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Wednesday, 3 October 2023

River quality, flood risk areas and clean beaches

Water quality in England, Wales and Scotland is generally of a high standard. Find out how clean your local beach or river is and check the flooding risks in your area. The 2004 Environmental Information Regulations also give you the right to access environmental information from public bodies.

River quality

In England and Wales, the Environment Agency monitors the quality of river water. In Scotland, this is the job of the Scottish Environment Protection Agency (SEPA). Monitoring involves measuring pollutants and looking at the quality of the waterlife present. The information is publicly available to anyone who is interested. Results are published for:

Chemical pollutants and waterlife

Chemistry (pollutants) and biology (waterlife) are monitored, with rivers classified from A (very good quality) to F (bad quality).


Nutrients (substances like nitrates and orthophosphates) are also monitored. Rivers across the country naturally have different levels of these nutrients and they are not necessarily bad for the environment. However, they can sometimes harm wildlife and plants. Waters are classified from grade 1 (very low presence of nutrients) to grade 6 (very high levels of nitrates or excessively high levels of phosphates).


Environment Agency monitoring

In 2009 the Environment Agency monitored 495 bathing waters in England and Wales. Measurements were taken to check for traces of human sewage. Sampling began two weeks before the bathing season (15 May to 30 September) and twenty weekly samples were taken at places where people bathe. Almost all bathing waters (98.6 per cent) met the minimum standards, with 82.2 per cent clean enough to meet much stricter European standards.

SEPA monitoring

Beaches in Scotland are monitored by SEPA. In 2008, 91.3 per cent of Scottish bathing waters met the minimum standards.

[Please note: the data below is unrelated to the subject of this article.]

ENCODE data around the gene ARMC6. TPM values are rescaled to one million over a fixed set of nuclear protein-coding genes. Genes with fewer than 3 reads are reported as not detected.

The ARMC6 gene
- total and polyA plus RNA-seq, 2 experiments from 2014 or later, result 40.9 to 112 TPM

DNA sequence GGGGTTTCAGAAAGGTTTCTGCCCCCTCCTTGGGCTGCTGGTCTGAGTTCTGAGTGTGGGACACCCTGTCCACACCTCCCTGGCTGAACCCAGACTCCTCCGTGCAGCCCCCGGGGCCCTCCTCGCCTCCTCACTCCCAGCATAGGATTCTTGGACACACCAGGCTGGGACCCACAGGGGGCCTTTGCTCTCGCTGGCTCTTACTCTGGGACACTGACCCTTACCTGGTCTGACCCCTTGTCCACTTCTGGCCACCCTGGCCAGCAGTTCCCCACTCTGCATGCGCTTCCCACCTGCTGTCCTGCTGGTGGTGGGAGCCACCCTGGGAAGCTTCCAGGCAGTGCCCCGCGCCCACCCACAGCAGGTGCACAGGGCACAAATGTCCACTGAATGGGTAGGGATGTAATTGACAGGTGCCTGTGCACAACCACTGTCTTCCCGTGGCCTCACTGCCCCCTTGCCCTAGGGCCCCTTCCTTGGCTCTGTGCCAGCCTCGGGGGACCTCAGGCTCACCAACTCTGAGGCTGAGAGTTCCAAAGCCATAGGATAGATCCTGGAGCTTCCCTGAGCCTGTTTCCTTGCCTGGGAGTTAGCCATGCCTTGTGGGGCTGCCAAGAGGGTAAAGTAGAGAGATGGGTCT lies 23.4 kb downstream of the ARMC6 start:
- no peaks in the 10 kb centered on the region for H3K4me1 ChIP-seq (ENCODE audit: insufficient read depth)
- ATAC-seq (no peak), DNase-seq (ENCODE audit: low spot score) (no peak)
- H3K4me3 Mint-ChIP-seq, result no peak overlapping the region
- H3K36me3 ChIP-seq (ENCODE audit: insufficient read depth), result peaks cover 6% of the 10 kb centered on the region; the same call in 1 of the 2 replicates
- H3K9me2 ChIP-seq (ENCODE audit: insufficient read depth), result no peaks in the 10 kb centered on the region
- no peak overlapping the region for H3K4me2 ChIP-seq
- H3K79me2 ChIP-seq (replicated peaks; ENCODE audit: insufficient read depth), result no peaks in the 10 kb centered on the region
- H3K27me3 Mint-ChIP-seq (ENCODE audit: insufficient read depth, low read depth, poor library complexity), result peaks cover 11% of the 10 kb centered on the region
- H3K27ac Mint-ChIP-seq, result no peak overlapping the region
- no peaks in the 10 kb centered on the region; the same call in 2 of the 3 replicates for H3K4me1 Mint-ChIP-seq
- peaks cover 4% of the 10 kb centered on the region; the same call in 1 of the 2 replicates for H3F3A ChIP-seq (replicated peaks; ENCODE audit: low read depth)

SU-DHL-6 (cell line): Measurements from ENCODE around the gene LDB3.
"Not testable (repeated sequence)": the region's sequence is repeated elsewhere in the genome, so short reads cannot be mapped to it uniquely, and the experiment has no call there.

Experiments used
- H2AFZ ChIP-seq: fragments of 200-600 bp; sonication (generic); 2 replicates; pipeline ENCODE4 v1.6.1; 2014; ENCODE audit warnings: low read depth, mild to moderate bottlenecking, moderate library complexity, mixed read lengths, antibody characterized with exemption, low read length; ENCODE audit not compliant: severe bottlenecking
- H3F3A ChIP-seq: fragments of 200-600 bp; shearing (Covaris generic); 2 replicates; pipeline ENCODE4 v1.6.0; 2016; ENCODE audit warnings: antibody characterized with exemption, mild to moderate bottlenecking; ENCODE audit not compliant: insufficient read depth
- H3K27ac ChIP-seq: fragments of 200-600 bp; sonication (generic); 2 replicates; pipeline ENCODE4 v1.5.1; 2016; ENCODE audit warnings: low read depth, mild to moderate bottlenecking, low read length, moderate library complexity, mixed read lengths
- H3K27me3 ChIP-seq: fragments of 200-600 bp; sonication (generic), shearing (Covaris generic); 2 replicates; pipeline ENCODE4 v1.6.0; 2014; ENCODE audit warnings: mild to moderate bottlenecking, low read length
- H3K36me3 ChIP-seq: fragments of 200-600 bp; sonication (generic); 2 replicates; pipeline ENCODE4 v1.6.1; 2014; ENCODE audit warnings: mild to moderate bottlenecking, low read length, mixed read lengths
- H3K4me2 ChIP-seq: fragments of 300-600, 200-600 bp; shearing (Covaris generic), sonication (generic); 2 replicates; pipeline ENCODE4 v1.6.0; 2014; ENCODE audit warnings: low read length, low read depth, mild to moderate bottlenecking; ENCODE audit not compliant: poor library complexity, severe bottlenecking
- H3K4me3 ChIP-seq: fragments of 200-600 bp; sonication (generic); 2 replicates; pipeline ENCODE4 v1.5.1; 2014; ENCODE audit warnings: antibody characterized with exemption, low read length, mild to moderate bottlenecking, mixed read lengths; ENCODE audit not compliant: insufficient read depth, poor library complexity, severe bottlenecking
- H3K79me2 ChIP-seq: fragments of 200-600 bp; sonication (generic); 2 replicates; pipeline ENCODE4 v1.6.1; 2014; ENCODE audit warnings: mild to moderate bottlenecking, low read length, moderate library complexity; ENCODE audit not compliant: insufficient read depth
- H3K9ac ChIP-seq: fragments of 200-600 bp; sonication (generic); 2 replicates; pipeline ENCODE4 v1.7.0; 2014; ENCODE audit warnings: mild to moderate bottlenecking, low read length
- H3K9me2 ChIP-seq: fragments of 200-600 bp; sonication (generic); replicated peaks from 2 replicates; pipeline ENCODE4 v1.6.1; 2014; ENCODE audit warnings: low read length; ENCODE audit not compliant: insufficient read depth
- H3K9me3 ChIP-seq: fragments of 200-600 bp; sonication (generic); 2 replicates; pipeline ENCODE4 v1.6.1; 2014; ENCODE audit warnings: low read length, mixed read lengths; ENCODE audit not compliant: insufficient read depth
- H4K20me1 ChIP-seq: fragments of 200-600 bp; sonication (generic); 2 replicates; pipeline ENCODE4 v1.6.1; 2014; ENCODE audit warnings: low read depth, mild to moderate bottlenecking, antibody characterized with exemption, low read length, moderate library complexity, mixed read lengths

Blue Flag beaches

Blue Flag is an independent, international award scheme for beaches that achieve the highest standards. The award is based on the quality of the water, good facilities like litter collection, toilets and life-saving equipment, and other factors. The quality of bathing waters has improved greatly over the last few years. In 2009, 119 beaches in England and Wales were awarded a Blue Flag, compared with 12 in 1987.


Flood maps are available from the Environment Agency. These are searchable by postcode or place name and show whether areas are considered to be at risk of flooding.

The Environment Agency also provides flood warnings and information about how to prepare for flooding if it happens. If you live in an area at risk, you may be able to register for warnings by telephone, mobile, fax or pager. Call the Floodline on 0845 988 1188 or visit the links below for more information.

Parks and green spaces

Green spaces are an important part of the local environment, providing open space and contact with plants and wildlife. Green spaces range from small village greens to National Parks. The Green Flag award is a national standard which recognises the best green spaces in the UK.

Noise, nuisance and litter

Problems like excessive noise, fly-tipping and litter can all have a big impact on your local environment. You can contact your local council to report cases of fly-tipping in your area.

Finding information on the environment

Under the Environmental Information Regulations you can request information from public bodies like local authorities, central government, health authorities, schools and universities.

Environmental information includes information about the following aspects of the environment and any policies, decisions or activities that could affect them:

  • air
  • water
  • soil
  • land
  • plants and animals
  • energy
  • noise
  • waste and emissions

You can find local environmental information by using the Environment Agency's postcode search. The website also provides other information, like sources of pollution in your area. Some of the information provided is detailed and quite technical.

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